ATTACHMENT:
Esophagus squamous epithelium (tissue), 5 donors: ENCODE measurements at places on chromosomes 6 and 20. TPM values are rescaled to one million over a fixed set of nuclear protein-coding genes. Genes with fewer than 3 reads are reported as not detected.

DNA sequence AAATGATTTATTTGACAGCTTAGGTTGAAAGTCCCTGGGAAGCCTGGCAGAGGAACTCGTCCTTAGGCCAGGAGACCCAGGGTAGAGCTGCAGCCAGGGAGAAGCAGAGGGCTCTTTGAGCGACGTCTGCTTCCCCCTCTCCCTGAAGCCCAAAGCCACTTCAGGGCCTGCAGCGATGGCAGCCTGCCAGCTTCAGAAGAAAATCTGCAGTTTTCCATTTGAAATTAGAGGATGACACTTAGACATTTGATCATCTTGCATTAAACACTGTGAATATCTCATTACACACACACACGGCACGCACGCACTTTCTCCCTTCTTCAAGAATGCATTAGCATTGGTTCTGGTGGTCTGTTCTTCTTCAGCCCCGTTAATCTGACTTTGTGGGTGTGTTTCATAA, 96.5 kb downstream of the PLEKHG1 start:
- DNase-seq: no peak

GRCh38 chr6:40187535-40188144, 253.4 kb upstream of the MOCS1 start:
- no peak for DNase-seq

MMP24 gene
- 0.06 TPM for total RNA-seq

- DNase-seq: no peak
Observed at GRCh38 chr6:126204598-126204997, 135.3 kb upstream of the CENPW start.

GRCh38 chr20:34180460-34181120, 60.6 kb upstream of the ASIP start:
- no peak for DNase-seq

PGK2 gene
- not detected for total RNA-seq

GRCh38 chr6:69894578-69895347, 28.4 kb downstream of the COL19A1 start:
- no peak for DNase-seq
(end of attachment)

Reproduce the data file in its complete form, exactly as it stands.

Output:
Esophagus squamous epithelium (tissue), 5 donors: ENCODE measurements at places on chromosomes 6 and 20. TPM values are rescaled to one million over a fixed set of nuclear protein-coding genes. Genes with fewer than 3 reads are reported as not detected.

DNA sequence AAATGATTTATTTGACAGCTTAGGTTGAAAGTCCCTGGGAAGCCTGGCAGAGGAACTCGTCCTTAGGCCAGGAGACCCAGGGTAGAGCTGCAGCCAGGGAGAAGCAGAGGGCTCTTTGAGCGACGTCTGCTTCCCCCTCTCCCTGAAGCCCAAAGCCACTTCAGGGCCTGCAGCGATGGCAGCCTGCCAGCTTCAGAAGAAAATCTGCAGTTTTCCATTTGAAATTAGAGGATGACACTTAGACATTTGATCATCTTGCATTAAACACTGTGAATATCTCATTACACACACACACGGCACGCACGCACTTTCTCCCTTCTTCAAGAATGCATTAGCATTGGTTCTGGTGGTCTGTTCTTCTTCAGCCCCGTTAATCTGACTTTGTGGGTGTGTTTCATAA, 96.5 kb downstream of the PLEKHG1 start:
- DNase-seq: no peak

GRCh38 chr6:40187535-40188144, 253.4 kb upstream of the MOCS1 start:
- no peak for DNase-seq

MMP24 gene
- 0.06 TPM for total RNA-seq

- DNase-seq: no peak
Observed at GRCh38 chr6:126204598-126204997, 135.3 kb upstream of the CENPW start.

GRCh38 chr20:34180460-34181120, 60.6 kb upstream of the ASIP start:
- no peak for DNase-seq

PGK2 gene
- not detected for total RNA-seq

GRCh38 chr6:69894578-69895347, 28.4 kb downstream of the COL19A1 start:
- no peak for DNase-seq